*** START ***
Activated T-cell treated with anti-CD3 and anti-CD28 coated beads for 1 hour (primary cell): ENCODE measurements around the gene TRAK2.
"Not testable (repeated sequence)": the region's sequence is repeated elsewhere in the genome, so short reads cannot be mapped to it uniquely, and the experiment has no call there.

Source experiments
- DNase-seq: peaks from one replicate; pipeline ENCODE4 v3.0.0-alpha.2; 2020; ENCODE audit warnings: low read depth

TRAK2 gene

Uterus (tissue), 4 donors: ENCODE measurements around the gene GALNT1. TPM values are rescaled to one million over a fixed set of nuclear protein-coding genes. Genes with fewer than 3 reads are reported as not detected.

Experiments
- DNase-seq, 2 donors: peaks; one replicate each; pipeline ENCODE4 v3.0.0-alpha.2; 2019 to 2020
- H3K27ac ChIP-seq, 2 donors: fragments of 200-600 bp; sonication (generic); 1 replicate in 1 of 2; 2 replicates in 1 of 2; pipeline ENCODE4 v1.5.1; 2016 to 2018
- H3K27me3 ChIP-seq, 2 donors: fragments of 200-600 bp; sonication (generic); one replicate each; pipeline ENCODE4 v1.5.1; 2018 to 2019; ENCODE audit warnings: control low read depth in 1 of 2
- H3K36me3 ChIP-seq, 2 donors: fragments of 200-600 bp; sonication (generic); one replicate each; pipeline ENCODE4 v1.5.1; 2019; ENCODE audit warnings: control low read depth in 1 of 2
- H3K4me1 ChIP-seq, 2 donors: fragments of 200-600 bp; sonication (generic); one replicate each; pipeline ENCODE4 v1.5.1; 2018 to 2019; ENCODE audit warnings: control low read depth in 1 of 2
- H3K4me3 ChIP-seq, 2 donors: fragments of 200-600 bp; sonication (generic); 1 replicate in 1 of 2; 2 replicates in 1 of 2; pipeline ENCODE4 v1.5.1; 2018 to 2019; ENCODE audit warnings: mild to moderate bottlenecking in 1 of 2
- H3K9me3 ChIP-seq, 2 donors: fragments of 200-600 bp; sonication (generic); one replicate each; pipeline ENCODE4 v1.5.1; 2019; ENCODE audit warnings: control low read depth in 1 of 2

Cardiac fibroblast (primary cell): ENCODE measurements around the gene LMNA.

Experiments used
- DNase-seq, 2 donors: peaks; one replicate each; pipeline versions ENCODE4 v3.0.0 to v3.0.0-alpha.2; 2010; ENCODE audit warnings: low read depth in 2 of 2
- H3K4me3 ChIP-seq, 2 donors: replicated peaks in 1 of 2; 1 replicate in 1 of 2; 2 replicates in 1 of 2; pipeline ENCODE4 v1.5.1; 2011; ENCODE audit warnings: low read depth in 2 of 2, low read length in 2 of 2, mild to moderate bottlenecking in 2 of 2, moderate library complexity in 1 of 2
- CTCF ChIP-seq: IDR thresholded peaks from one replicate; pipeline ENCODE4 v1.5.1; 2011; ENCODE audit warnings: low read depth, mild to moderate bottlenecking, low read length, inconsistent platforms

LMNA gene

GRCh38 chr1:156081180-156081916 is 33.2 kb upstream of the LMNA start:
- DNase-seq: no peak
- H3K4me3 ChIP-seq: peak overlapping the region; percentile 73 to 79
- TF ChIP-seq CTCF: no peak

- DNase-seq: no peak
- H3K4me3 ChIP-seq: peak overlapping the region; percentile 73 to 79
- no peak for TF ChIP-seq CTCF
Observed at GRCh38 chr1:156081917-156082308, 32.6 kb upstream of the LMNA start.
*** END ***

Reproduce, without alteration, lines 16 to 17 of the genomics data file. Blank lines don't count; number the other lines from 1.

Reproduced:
Experiments used
- DNase-seq, 2 donors: peaks; one replicate each; pipeline versions ENCODE4 v3.0.0 to v3.0.0-alpha.2; 2010; ENCODE audit warnings: low read depth in 2 of 2